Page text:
8. REMOVING TREACHEROUS PEOPLE FROM POWER:
Allah orders the Muslims in the Qur'an: "If you fear treachery from any group, throw back (their treaty) to them, (so as to be) on equal terms. Lo! Allah loves not the treacherous." (8:58) Prophet Muhammad (S) undertook a number of armed campaigns to remove treacherous people from power and their lodgings. He had entered into pacts with several tribes, however, some of them proved themselves treacherous. Prophet Muhammad (S) launched armed campaigns against these tribes, defeated and exiled them from Medina and its surroundings (5).
9. DEFENDING THROUGH PREEMPTIVE STRIKES:
Indeed, it is difficult to mobilize people to fight when they see no invaders in their territory; however, those who are charged with responsibility see dangers ahead of time and must provide leadership. The Messenger of Allah, Muhammad (S), had the responsibility to protect his people and the religion he established in Arabia. Whenever he received intelligence reports about enemies gathering near his borders he carried out preemptive strikes, broke their power and dispersed them (6). Allah ordered Muslims in the Qur'an: "Fighting is prescribed upon you, and you dislike it. But it may happen that you dislike a thing which is good for you, and it may happen that you love a thing which is bad for you. And Allah knows and you know not." (2:216)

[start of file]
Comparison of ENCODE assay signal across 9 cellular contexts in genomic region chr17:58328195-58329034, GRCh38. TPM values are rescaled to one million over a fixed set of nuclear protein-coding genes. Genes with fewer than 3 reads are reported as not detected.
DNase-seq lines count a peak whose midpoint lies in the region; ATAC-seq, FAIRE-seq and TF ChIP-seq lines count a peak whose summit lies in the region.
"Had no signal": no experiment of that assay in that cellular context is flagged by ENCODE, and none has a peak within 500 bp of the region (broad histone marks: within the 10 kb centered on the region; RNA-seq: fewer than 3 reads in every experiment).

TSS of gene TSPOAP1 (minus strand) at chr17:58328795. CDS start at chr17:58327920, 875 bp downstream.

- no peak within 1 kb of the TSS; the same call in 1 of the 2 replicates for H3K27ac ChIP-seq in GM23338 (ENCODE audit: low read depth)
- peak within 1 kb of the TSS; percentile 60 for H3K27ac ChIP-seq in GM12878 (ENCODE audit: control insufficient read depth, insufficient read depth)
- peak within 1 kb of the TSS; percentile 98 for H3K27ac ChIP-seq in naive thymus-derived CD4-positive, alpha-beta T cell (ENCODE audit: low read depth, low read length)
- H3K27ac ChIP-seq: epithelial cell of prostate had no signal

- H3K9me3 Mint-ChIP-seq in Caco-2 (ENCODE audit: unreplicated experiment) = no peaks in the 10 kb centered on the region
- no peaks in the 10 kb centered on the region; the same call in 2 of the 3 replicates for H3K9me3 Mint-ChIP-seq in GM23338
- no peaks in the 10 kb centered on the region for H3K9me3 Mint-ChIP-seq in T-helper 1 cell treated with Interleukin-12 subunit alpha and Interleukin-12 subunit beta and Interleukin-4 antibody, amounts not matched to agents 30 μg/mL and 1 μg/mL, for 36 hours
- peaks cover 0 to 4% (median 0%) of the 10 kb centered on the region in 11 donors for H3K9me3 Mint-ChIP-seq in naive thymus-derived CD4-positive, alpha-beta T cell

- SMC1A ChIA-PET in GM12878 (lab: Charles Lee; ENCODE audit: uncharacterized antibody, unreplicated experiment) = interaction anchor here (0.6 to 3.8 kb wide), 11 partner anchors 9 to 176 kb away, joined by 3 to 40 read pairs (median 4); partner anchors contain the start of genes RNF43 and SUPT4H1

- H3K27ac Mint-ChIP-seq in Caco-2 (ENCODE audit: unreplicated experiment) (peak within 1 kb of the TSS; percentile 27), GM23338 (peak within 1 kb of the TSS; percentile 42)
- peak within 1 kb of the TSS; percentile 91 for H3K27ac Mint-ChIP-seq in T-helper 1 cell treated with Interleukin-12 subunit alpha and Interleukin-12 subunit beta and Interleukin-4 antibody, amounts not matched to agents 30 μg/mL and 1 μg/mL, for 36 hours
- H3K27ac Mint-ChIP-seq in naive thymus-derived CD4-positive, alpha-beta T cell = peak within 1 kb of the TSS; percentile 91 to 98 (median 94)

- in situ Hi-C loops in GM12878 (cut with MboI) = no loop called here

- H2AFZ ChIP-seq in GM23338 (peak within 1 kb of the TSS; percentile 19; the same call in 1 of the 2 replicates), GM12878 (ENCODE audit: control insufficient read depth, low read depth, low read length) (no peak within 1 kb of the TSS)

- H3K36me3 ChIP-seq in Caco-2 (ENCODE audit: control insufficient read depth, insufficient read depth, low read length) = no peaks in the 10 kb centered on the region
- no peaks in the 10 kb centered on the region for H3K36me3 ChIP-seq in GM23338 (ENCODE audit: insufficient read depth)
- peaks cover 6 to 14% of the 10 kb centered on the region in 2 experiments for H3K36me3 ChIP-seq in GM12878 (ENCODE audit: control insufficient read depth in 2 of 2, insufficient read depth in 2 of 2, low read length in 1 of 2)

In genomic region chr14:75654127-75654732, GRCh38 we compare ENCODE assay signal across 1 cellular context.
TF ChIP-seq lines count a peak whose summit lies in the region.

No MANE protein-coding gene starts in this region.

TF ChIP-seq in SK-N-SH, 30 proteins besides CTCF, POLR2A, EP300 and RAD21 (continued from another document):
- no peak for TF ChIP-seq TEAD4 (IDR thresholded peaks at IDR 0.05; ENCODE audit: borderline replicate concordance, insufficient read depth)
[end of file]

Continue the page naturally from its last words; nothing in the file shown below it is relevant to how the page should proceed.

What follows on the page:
10. GAINING FREEDOM TO INFORM, EDUCATE AND CONVEY THE MESSAGE OF ISLAM IN AN OPEN AND FREE ENVIRONMENT:
Allah declares in the Qur'an:
"They ask you (Muhammad) concerning fighting in the Sacred Month. Say, 'Fighting therein is a grave (offense) but graver is it in the sight of Allah to prevent access to the path of Allah, to deny Him, to prevent access to the Sacred Mosque, and drive out its inhabitants. Persecution is worse than killing. Nor will they cease fighting you until they turn you back from your faith, if they can..." (2:217) "And those who, when an oppressive wrong is inflicted on them, (are not cowed but) fight back." (42:39)
To gain this freedom, Prophet Muhammad (S) said: "STRIVE (JAHIDU) against the disbelievers with your hands and tongues." (Sahih Ibn Hibban #4708) The life of the Prophet Muhammad (S) was full of STRIVING to gain the freedom to inform and convey the message of Islam. During his stay in Makkah he used non-violent methods and after the establishment of his government in Madinah, by the permission of Allah, he used armed struggle against his enemies whenever he found it inevitable.